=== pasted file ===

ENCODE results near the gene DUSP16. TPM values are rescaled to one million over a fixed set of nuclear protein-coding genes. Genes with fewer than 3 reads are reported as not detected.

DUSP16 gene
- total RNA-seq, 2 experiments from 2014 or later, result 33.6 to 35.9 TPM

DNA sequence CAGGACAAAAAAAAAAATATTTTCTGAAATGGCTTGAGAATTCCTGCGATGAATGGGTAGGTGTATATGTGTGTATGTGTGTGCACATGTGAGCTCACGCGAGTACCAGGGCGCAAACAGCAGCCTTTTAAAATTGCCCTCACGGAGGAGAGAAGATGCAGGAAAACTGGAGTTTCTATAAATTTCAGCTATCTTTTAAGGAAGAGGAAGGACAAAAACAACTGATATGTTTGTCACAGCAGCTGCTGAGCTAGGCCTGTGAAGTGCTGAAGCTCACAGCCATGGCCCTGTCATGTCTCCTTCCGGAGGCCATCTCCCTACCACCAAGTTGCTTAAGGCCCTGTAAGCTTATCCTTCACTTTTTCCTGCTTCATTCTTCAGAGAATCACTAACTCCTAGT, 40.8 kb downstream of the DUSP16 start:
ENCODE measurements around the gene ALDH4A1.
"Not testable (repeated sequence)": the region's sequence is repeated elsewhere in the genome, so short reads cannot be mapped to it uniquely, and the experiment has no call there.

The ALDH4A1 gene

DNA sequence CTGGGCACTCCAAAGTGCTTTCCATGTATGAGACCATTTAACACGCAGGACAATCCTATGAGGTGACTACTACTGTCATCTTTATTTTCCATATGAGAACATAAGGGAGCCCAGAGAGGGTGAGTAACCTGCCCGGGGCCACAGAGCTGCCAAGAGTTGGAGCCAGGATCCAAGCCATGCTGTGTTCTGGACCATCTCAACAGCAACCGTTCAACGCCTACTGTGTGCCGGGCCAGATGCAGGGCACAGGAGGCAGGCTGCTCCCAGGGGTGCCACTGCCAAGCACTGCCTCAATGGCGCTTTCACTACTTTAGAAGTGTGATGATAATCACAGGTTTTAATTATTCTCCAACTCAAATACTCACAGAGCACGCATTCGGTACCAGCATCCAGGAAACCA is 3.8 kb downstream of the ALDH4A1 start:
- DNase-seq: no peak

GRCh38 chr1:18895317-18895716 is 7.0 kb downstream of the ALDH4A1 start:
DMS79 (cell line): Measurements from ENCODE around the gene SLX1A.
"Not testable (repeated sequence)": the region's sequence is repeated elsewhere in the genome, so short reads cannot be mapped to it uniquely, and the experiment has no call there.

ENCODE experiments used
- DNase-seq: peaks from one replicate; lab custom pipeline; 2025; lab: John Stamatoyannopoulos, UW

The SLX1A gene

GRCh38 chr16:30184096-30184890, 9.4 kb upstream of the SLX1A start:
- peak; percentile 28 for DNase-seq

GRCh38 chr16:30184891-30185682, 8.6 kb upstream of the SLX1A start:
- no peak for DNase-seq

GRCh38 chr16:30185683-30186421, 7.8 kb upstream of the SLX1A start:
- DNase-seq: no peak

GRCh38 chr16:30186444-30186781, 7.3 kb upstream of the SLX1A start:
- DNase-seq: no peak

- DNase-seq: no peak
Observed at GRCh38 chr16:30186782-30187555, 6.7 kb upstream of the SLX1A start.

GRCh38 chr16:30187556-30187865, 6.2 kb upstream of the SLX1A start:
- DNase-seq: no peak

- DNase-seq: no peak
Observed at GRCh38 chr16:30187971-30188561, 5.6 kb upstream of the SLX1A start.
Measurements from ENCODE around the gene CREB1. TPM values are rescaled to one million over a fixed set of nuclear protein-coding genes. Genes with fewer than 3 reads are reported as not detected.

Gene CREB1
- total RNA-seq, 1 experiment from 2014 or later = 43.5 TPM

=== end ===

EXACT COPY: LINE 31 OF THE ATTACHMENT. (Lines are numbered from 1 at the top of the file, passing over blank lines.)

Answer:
Gene CREB1